If you can't make eye contact, what if you were to train an AI model to recognize high fives and acknowledge it in a satisfying way during a video chat. That could give us a feeling of extra synchrony, kind of like when you “jinx” and say the same thing at the same time. TikTok already has a few filters that recognize hand gestures.

What if you can actually embed the camera in the center of screen instead of above it? This way you can actually make eye contact. Device makers are experimenting with “under-display” cameras.

What if you can stare naturally at the video chat box, but the AI will “redirect” your gaze to make it seem like you are making eye contact? A research lab funded by Samsung is doing this and you should def watch this demo:

Piece of content I recommend:

I recommend two this week.

Coronavirus: Life inside China’s lockdown by BBC News

Coronavirus: From 93 infected to 0, what did this Chinese City do to contain the virus? by Takeuchi Ryo

The first video is made by two filmmakers who documented their days in Wuhan since the outbreak. Second video is about the impressive things that helped the city of Nanjing contain the virus.

As always, you can find out what I’m thinking in more real-time on Twitter and my essays are on my website. My latest essay is called From Socialcam to TikTok: How we figured out video social in a decade

Socially distanced (Ricky Weekly #35)

This is where I share 3 things every week with my friends and anyone else interested.

A picture from my life:

Just watched Westworld season premiere with David and Yosh. Amazing start to the season!

Thing on my mind:

Some Covid-19 thoughts:

  • #FlattenTheCurve

  • I have friends in town from Puerto Rico and Hong Kong. I’d love to see them while they’re in town, but I probably won’t be able to.

  • Tech Twitter and Facebook are pretty insufferable right now because it’s all doom and gloom on there. I understand why…smart people who understand exponential growth and second-order effects feel the need to react to the people saying “it’s just a flu,” and so they choose to publish stern warnings, and stern warnings sound even more stern either in a Tweet or in a long-winded Fb post.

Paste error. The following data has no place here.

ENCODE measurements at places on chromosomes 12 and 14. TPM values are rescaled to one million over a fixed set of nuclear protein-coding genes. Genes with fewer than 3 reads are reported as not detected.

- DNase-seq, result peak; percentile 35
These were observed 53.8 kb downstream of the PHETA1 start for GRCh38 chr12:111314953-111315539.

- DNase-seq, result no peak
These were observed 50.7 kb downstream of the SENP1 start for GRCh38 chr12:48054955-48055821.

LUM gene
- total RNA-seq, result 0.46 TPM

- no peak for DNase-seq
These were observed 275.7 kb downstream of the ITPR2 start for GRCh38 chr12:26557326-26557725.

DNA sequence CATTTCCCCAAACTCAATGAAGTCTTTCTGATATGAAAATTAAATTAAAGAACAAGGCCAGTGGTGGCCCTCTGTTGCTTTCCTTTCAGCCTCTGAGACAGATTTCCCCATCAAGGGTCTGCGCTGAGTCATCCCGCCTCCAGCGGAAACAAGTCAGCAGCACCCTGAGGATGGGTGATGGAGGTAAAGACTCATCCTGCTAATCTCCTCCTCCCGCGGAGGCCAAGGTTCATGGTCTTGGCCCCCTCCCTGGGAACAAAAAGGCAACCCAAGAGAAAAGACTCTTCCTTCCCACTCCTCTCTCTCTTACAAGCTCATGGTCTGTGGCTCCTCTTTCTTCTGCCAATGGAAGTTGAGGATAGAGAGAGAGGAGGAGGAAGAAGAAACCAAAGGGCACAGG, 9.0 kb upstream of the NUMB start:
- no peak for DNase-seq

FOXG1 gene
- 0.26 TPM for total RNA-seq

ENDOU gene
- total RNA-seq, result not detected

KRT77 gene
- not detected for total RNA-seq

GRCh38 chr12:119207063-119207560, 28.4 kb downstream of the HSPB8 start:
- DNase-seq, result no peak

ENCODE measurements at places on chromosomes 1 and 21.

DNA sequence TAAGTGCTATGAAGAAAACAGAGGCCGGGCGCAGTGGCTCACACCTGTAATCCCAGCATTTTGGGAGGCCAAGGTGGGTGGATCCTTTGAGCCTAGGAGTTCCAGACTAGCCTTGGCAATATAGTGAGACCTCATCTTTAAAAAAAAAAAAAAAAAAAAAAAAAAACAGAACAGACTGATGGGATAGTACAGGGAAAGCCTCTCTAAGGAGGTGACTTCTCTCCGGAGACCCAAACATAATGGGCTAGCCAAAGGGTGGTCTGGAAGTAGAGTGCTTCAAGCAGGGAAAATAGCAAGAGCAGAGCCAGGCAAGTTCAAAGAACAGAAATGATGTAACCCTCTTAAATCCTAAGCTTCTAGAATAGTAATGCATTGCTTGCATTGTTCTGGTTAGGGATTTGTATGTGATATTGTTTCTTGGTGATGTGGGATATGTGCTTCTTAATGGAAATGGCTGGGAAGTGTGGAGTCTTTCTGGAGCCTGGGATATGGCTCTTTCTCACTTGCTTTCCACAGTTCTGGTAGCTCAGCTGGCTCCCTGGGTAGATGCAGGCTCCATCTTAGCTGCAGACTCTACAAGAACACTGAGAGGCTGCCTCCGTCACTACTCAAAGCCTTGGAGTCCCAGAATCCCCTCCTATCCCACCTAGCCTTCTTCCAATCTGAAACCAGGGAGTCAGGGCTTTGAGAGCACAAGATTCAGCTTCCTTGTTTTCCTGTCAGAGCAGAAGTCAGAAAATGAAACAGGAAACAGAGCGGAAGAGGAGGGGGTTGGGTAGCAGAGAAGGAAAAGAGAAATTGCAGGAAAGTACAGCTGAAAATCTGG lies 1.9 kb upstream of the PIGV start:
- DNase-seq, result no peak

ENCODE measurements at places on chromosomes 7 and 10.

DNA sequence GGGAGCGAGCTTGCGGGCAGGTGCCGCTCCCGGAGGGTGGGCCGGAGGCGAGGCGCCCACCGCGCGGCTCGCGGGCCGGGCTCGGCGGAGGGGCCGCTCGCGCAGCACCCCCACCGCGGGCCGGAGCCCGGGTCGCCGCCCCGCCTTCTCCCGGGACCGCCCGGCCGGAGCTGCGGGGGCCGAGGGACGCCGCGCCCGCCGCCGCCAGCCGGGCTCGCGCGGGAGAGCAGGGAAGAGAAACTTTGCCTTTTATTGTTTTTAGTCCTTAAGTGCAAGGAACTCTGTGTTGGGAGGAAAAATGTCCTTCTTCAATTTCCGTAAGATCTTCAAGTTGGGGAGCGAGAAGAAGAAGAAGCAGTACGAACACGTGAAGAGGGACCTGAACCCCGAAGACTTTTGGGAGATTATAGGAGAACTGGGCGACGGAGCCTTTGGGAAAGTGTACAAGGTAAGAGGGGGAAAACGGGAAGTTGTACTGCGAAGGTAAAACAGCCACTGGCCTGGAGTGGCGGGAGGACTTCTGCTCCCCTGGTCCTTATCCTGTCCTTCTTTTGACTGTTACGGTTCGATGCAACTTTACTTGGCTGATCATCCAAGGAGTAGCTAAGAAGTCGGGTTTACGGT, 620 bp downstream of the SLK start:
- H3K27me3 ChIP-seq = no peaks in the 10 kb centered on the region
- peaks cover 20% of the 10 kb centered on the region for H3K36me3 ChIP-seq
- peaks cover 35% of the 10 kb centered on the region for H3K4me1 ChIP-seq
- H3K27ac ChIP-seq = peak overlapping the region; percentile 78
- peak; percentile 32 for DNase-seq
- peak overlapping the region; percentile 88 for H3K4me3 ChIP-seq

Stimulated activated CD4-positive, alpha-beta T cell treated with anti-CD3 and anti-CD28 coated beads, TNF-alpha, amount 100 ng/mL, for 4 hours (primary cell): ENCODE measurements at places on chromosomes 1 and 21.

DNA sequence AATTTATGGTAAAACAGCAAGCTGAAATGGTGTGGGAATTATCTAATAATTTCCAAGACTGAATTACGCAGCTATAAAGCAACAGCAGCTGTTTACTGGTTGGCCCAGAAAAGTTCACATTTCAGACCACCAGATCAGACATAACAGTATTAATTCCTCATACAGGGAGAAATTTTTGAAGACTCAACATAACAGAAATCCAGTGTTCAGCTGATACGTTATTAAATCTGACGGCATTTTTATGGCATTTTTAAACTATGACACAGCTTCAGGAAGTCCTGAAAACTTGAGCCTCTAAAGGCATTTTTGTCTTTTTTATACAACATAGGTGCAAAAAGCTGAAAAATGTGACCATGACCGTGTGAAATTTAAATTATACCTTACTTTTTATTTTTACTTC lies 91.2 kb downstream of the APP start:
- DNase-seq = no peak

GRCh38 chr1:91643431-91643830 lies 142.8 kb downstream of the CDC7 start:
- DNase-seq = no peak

• Work is definitely affected. Fortunately in tech we can just WFH, but WFH doesn’t mean slacking off. We should do the opposite and be extra-disciplined to try to retain our humanity. 1) Don’t fall to the level of “video chat behavior”. If it’s a 1:1 meeting, lean into the camera and pay attention. 2) Don’t be late to meetings just because you can’t control your home environment. 3) Don’t let the F.U.D. (Fear Uncertainty Doubt) overwhelm you and render you useless.

  • As a Y Combinator alum I get to see a bunch of startups present during Alumni Demo Day. Today is Alumni Demo Day and there were no video presentations for any of the 250 companies in the batch (typically there’s an event + recorded video). This makes me think YC is phoning it in and leaving the startups hanging, which is extremely disappointing.

  • On the brighter side, I’m seeing people experiment with new ways of hanging out online. I do a persistent Zoom call with some friends to co-work during the week. I saw a friend stream himself playing online party games and another running a virtual dating experiment. We have all the infrastructure we need (eg smart phones, high speed internet, Zoom, good audio input) but we haven’t innovated on the social layer above that for quite a while because “social” has been synonymous with Facebook for too long. Covid-19 is showing us how we quickly we feel lonely as soon as we are prohibited from human contact and highlights how much room there is for more creativity. David and I are working on solving this problem.

  • I caught up with a friend in Hong Kong and he told me that almost everyone is back to normal. IG stories from friends in Taiwan also indicate lives are back to normal. Word is that Foxconn factories are back to work and productions levels are back to normal. It’ll take longer for us here in the US because we suck, but we’ll get there. Sending ❤️ to all of you out there. Stay in and stay healthy. Message me if you wanna catch up.

Piece of content I recommend:


I started watching “DAVE” on FX loosely based on the life of Lil Dicky, the rapper. Pretty cool if you like Lil Dicky and his shtick. This show is all of that essence turned into a comedy series.